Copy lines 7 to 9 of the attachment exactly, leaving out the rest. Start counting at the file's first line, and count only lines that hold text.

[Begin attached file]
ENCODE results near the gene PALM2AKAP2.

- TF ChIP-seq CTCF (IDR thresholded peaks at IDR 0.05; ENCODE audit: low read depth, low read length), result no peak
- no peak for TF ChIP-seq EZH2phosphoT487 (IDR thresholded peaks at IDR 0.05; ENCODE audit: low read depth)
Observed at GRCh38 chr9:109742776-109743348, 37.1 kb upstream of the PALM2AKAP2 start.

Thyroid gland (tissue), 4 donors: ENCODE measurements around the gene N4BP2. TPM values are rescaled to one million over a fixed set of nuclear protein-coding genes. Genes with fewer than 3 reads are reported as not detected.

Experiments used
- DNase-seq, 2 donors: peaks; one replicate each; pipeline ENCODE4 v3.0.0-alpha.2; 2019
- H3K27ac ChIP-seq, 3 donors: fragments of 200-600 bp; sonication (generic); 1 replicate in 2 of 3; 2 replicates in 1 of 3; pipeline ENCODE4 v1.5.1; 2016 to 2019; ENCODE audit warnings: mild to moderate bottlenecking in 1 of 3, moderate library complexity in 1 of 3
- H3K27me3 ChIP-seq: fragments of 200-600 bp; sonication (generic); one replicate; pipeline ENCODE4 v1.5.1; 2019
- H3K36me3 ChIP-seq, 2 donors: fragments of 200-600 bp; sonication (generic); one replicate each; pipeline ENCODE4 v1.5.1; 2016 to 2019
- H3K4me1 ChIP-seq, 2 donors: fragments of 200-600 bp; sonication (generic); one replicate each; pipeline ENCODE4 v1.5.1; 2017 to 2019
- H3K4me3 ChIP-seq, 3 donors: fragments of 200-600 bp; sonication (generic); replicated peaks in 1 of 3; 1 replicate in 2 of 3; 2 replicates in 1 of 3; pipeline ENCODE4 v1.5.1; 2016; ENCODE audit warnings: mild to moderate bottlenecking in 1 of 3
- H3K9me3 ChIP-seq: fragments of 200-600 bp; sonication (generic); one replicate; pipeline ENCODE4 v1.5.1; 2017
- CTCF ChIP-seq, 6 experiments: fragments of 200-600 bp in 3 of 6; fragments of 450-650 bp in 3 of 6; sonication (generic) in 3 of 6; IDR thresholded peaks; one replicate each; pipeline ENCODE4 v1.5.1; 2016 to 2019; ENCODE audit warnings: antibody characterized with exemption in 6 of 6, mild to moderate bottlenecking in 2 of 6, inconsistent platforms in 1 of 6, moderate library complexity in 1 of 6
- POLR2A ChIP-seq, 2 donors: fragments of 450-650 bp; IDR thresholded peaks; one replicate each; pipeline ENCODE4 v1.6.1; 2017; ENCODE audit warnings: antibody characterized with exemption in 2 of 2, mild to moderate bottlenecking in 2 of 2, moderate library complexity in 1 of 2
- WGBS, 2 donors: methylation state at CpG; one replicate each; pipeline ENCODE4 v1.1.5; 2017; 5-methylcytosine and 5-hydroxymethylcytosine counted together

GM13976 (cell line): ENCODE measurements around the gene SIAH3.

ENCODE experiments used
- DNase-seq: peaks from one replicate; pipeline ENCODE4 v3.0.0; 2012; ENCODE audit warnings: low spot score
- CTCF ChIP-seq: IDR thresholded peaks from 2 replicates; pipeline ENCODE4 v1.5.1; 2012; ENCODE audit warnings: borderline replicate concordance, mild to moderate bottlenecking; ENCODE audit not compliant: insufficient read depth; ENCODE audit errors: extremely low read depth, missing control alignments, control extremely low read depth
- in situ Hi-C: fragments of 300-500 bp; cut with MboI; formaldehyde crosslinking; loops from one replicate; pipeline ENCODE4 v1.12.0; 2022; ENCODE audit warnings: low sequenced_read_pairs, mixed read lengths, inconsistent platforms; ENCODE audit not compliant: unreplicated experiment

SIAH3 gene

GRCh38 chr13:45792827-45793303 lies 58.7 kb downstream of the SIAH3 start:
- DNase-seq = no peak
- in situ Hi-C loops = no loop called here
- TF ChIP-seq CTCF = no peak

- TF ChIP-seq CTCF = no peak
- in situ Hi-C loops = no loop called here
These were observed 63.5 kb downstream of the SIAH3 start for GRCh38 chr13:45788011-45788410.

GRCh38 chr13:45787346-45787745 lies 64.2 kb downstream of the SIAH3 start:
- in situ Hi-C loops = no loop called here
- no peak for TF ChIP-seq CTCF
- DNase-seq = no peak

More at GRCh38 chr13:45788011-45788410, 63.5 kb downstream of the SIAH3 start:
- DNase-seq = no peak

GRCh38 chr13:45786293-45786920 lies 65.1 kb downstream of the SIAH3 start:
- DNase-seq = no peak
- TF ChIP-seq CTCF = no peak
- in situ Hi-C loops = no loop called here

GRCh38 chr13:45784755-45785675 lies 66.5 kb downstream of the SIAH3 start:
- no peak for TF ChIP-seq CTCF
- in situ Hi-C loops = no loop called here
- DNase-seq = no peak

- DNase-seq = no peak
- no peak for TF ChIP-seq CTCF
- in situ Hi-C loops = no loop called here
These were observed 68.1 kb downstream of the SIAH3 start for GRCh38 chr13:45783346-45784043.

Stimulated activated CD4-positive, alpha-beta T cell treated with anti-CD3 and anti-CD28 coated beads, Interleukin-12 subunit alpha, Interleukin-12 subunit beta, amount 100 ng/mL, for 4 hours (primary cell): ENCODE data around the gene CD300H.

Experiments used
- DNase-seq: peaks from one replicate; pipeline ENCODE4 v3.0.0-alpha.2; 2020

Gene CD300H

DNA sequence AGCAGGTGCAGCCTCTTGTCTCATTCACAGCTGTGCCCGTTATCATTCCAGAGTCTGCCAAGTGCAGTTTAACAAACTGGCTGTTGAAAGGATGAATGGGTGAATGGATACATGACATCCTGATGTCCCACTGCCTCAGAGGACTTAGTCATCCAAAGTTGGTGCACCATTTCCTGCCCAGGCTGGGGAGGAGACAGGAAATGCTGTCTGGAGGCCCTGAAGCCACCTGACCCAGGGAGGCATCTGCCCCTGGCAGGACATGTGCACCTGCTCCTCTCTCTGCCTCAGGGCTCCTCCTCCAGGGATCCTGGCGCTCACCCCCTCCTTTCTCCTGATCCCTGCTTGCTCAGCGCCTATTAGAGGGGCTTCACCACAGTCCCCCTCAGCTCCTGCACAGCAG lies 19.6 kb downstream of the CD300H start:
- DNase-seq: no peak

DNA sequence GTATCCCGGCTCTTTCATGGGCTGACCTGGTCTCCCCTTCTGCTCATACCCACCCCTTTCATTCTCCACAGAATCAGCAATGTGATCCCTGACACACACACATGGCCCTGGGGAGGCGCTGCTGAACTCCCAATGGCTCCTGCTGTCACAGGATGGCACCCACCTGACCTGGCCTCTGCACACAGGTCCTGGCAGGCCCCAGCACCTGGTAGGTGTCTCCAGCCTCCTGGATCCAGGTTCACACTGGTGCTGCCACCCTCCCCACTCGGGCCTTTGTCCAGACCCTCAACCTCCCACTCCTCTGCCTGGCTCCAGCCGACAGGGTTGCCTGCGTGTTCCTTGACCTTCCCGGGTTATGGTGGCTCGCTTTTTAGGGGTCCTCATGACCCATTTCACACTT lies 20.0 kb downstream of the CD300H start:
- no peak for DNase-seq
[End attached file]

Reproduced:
- DNase-seq, 2 donors: peaks; one replicate each; pipeline ENCODE4 v3.0.0-alpha.2; 2019
- H3K27ac ChIP-seq, 3 donors: fragments of 200-600 bp; sonication (generic); 1 replicate in 2 of 3; 2 replicates in 1 of 3; pipeline ENCODE4 v1.5.1; 2016 to 2019; ENCODE audit warnings: mild to moderate bottlenecking in 1 of 3, moderate library complexity in 1 of 3
- H3K27me3 ChIP-seq: fragments of 200-600 bp; sonication (generic); one replicate; pipeline ENCODE4 v1.5.1; 2019